Despite its attribution to Haydn, this variation set is based on the entire slow second movement of a four-movement divertimento for wind octet by the Haydn student Ignaz Pleyel! The Brahms biographer Max Kalbeck speculated that Brahms was shown this movement—entitled “Chorale St. Antonii”—on a manuscript by his musicologist friend C.F. Pohl, who had wrongly attributed it to Haydn. Be that as it may, Brahms originated his “Haydn Variation” in a version for two pianos and subsequently envisioned the work as an orchestral piece. The reason was entirely practical and musical, as the counterpoint eventually becomes so intricate and pervasive that it requires orchestral forces to be heard clearly. In the end, it really doesn’t matter if the theme comes from Haydn or from Pleyel, as Brahms crafted one of his most popular and enduring creations.
Johannes Brahms: Variations on a Theme by Haydn, Op. 56 The New York native Norman Dello Joio (1913-2008) is directly descendent from three generations of Italian organists. He studied with Paul Hindemith, and the graceful lyricism in his music was ideally suited for the world of ballet and opera. However, he also made notable contribution for orchestra, concert band and church music by successfully fusing Jazz, popular dance and Roman Catholic chant into an eclectic and uniquely American style of music. He received a number of high-profile awards, including the Pulitzer for his Meditations on Ecclesiastes, and an Emmy for the most outstanding music written for television in the 1964/65 Season. In 1968, the Michigan School Band and Orchestra Association commissioned Norman Dello Joio to compose a work commemorating the retiring Director of Bands. Taking his inspiration from the main theme of the finale of Haydn’s String Quartet Op. 74, No. 2, Dello Joio “fantasized in the musical language of today.” In the composer’s own words, “it is my personal homage to the composer Haydn, who will always remain contemporary.”
Franz Joseph Haydn: String Quartet Op. 74, No. 2, “Finale”
Norman Dello Joio: Fantasies on a Theme by Haydn
When Ludwig van Beethoven arrived in Vienna in November 1792 he wasted no time seeking out Joseph Haydn. In his notebook he records that he spent “Twenty-five Groschen for coffee for Haydn and me,” and thus began his apprenticeship with Europe’s most famous composer. Beethoven’s lessons continued until 1794, when Haydn left for his second visit to London. Beethoven famously stated that he learned absolutely nothing from Haydn, and immediately contradicted himself in his Op. 2 piano sonatas. Published in March 1796—and dedicated to Haydn—these three works not only anticipate the musical intensity and concentration that would become the unmistakable hallmark of Beethoven’s compositional style, they also bear Haydn’s distinctive compositional signature of building extended musical structures from small cells. Apparently, Joseph Haydn was in the audience in the autumn of 1795 when the three Beethoven Sonatas Op. 2 premièred at the home of Prince Carl Lichnowsky. The elder composer was rather taken aback by some of the overtly virtuoso passages, and suggested that the figuration might be more appropriate within the context of a concerto.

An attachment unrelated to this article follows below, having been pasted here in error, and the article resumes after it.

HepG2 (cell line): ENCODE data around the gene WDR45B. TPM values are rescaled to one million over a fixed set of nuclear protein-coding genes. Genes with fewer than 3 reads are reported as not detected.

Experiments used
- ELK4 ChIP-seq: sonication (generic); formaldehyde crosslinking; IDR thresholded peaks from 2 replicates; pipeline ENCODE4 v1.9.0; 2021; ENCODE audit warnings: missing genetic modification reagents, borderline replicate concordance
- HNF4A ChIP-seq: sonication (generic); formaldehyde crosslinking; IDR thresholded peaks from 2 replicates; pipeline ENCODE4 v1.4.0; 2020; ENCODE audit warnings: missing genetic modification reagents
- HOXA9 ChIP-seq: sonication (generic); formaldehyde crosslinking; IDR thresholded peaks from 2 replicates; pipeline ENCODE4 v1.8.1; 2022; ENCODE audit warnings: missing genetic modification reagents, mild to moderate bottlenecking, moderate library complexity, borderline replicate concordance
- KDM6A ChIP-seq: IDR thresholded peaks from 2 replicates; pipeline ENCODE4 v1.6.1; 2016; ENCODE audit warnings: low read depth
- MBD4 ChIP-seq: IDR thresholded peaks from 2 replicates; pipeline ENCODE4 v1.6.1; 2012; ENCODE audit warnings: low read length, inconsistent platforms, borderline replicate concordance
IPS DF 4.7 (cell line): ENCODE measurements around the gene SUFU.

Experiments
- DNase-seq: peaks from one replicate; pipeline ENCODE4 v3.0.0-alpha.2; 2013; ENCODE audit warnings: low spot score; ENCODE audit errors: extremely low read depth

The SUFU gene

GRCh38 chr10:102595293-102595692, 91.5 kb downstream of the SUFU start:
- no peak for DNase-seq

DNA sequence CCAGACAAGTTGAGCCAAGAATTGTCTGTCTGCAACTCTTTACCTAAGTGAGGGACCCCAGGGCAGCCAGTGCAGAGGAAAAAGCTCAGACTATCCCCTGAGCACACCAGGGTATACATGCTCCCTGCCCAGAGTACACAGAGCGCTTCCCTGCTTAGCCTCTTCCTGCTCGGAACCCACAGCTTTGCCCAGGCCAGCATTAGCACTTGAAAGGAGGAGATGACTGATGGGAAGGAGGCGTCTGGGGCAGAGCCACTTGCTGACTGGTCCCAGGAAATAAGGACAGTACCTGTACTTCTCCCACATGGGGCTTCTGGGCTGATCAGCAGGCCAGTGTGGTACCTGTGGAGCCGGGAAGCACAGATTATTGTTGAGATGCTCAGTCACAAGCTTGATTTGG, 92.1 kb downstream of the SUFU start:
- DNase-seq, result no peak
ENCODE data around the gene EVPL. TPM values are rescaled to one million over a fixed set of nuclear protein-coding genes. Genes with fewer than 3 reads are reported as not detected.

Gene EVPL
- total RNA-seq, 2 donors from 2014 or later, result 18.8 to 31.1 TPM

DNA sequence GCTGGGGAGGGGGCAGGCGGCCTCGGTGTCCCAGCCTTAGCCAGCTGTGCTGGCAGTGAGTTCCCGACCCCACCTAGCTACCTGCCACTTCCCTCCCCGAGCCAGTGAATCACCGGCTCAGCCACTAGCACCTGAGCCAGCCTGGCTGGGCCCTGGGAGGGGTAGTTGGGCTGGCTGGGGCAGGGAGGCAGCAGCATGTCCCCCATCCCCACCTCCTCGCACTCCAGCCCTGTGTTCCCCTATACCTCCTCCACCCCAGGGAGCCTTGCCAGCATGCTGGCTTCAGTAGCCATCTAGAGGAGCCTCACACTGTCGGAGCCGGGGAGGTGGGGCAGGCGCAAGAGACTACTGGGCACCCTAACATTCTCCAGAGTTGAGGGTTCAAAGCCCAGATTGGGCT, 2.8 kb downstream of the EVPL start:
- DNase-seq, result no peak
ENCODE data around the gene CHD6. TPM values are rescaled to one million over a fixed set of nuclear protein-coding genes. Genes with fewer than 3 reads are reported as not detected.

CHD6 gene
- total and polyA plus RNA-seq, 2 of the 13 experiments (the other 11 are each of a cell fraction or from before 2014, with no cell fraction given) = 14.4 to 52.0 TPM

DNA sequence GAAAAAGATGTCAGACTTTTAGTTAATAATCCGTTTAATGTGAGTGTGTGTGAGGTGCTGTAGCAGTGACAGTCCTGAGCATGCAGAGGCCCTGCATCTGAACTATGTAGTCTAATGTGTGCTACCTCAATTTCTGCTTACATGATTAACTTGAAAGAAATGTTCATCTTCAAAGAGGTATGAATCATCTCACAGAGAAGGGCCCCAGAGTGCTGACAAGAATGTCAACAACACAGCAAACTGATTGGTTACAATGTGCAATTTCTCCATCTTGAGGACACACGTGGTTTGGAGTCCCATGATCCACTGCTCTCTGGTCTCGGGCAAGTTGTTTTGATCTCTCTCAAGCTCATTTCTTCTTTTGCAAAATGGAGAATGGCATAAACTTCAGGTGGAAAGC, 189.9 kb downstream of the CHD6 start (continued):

Ludwig van Beethoven: Piano Sonata Op. 2, No. 3 The Bohemian composer and oboist Josef Triebensee (1772-1846) is not necessarily a household name in the pages of music history. He did take composition lessons from Johann Georg Albrechtsberger, and he played the second oboe at the premiere of Mozart’s Zauberflöte. However, he was primarily associated with the summer palace of Johann I of Liechtenstein in Vienna. Every Tuesday, Thursday and Sunday saw performances by a dedicated wind ensemble, the so-called “Harmoniemusik.” This colorful ensemble was much cheaper to maintain than a full-fledged orchestra, and could also be employed for outdoors concerts and military parades. And it was Triebensee who provided much of the repertoire for the ensemble by fashioning arrangements of music taken from the symphonic and operatic literature. Arrangements were profitable business, as Mozart writes to his father in 1782. “By Sunday next week I have to arrange my opera for the Harmonie, or else someone will beat me to it and have the profit instead of me.”
Vacillating between arrangement and original composition, the variations on the “Emperor Hymn” distribute the main theme among the instruments of the ensemble. In addition, two original variations in a polyphonic and martial style, respectively, are added. In the end, we are not entirely sure that Triebensee was the actual arranger/composer, but given the high quality of the music it really matters little.
Josef Triebensee: Variations on “Gott erhalte Franz den Kaiser”